From the ocean to the night sky, there are many environments capable of making one feel microscopic, but the next resort does the exact opposite, as sleeping there could become quite claustrophobic ...

Asakusa capsule hotel, Tokyo

No. 2: Asakusa Riverside Hotel -- Tokyo, Japan

Guests of all shapes and sizes, though individuals of smaller stature would be most comfortable, can find budget-friendly prices at the Asakusa Riverside hotel in Tokyo, Japan.

But don't be fooled, because the cost of the sleeping space (about $32 U.S.) pays for a coffin-sized capsule stacked on top of others as if they were washing machines in a laundromat.

Each capsule includes a ceiling-mounted television with attached alarm clock, air settings and a panic button in case of emergency.

When checking in, guests also receive dressing gowns, tooth brushes, towels and razors. All customers share a public bathroom, a ladies-only floor is offered and in true Japanese style, a karaoke pub is located inside the building as well.

At first glance, the next hotel also seems fitting for smaller patrons, but die-hard J.R.R. Tolkien fans consider it a treasure despite their human attributes ...

Hobbit Hotel, New Zealand

No. 1: Hobbit Motel -- Waikato, New Zealand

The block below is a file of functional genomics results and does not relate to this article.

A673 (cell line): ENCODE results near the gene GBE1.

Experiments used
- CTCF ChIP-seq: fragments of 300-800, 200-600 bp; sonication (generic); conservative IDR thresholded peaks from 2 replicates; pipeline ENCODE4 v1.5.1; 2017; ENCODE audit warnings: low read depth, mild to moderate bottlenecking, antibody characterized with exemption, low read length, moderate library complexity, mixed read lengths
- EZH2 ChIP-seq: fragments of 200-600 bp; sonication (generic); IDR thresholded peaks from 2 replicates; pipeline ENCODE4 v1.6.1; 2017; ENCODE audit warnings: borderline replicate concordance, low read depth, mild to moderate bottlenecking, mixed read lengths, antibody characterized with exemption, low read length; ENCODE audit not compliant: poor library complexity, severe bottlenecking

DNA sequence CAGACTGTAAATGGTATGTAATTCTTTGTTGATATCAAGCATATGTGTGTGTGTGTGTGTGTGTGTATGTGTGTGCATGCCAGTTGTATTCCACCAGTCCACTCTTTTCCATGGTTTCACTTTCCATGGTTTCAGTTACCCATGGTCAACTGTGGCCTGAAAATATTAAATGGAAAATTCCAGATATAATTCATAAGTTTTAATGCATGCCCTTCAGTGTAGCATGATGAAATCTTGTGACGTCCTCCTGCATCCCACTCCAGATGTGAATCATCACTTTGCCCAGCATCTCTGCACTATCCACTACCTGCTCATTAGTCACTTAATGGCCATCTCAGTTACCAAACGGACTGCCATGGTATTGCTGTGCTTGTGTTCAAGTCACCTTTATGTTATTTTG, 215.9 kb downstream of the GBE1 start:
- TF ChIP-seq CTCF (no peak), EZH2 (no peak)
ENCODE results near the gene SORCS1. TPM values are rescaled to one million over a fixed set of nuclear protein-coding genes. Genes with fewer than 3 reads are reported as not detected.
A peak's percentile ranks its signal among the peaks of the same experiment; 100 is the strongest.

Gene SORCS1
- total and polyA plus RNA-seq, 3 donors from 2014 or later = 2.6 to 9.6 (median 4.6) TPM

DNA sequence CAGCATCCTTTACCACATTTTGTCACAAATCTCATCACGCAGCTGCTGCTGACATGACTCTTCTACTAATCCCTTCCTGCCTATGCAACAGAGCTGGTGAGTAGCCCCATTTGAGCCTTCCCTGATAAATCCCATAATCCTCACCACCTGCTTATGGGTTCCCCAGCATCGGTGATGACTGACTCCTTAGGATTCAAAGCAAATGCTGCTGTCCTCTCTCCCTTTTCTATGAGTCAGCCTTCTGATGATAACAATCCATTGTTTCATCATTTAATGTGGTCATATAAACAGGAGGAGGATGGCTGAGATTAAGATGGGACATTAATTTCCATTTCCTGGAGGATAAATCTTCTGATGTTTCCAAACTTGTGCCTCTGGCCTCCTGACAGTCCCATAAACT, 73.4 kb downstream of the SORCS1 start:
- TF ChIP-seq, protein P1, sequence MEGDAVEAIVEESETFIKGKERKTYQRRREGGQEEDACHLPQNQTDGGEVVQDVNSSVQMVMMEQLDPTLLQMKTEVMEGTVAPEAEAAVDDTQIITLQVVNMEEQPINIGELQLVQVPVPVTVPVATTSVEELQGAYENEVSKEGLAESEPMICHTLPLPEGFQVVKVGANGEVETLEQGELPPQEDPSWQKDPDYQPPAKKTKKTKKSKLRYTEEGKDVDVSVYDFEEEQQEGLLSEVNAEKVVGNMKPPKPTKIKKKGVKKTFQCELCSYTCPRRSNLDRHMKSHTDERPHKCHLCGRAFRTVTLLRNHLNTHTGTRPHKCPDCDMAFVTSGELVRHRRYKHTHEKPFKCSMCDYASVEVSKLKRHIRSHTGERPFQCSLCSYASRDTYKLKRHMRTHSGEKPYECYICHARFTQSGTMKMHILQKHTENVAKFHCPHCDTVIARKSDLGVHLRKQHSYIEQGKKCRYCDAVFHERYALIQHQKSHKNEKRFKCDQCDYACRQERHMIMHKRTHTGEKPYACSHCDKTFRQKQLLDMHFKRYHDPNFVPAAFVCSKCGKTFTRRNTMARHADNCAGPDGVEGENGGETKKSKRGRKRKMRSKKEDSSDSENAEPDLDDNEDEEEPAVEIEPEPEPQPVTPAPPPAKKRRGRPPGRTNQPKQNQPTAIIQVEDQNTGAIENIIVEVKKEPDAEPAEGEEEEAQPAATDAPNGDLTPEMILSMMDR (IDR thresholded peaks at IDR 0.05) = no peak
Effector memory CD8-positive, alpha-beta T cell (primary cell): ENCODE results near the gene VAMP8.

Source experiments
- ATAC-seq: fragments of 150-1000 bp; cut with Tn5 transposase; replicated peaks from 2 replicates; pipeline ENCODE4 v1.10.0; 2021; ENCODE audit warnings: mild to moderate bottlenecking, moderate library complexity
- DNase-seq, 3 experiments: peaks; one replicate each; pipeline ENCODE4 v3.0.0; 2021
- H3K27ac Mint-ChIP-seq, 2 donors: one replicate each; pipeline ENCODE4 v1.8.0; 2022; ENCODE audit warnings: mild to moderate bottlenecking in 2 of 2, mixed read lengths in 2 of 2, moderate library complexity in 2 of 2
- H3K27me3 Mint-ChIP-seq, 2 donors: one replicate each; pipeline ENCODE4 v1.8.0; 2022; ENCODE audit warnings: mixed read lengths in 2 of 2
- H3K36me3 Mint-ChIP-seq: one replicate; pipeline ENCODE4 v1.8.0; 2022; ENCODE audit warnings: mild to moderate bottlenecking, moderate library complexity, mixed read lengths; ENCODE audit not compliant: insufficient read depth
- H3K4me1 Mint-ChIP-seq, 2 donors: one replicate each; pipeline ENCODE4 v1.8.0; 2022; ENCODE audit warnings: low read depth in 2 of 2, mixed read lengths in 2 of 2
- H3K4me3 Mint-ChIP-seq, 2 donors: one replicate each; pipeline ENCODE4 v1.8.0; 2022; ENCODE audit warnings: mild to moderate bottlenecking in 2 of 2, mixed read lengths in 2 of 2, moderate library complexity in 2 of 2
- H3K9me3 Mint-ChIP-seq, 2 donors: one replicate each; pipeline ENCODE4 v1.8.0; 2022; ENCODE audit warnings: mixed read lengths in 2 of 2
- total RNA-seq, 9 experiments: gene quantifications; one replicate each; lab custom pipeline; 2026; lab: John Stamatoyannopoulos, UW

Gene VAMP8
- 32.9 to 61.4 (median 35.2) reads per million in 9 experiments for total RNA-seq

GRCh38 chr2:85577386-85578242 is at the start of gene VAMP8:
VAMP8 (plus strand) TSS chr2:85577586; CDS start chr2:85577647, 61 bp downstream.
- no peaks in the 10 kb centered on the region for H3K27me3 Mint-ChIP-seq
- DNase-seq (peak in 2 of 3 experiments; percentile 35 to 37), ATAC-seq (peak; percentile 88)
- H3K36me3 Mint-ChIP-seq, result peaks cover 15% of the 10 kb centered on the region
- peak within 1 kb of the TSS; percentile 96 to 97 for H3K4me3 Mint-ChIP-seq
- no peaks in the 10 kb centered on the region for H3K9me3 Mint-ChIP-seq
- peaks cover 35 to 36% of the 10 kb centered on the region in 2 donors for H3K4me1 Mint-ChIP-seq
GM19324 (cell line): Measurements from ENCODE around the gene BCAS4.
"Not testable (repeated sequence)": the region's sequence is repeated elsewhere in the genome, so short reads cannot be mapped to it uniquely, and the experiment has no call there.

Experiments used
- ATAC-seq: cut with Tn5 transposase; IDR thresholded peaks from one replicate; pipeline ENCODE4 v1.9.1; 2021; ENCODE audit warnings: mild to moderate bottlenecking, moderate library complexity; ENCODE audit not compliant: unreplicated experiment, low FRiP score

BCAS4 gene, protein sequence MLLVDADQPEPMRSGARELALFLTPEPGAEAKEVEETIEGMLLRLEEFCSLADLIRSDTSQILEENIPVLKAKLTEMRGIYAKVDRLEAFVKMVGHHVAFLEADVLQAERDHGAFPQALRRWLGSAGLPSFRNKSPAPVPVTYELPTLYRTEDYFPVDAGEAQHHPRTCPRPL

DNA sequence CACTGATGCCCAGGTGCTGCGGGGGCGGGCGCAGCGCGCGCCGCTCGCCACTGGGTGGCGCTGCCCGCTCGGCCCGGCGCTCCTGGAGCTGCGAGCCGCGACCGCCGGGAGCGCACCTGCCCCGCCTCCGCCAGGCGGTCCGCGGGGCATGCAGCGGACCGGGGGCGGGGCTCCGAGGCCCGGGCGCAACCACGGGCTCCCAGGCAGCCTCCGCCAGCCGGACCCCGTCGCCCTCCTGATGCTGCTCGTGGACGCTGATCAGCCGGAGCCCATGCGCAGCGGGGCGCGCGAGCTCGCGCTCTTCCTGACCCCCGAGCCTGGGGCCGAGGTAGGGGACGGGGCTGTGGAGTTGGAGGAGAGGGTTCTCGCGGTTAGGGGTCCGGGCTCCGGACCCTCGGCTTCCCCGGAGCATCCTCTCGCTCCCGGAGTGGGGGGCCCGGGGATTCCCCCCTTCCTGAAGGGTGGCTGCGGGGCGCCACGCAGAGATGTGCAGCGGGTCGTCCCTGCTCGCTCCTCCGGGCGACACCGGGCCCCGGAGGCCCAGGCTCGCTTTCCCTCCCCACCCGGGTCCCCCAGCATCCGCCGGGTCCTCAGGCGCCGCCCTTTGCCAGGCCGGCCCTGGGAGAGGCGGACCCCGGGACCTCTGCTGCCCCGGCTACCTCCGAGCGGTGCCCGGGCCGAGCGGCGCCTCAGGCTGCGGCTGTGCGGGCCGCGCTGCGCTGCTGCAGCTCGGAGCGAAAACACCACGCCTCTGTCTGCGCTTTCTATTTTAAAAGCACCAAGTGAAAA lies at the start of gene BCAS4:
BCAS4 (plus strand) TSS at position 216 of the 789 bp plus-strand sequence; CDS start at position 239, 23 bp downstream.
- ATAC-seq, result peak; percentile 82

Sleeping in the literal hillside dwellings of the fictional Hobbits from the "Lord of the Rings" saga is now a reality for science fiction and literature enthusiasts in Waikato, New Zealand.

The world's first Hobbit motel is a visual replication of the Hobbit homes shown in the films, (circular windows and arched ceilings galore), and features two units with kitchens, bathrooms and specially designed furniture.

Once inside, the homes are triple the size of the fictional house descriptions, making it easy to comfortably stand up without crouching over. A total of six people can stay in each unit, and the cost is around $180 a night per couple.

While visiting with wizards and going on quests may not be on the itinerary, numerous activities are available in the area such as touring a glow worm cave and watching a humorous stage show about New Zealand culture.

Distributed by Internet Broadcasting. This material may not be published, broadcast, rewritten or redistributed.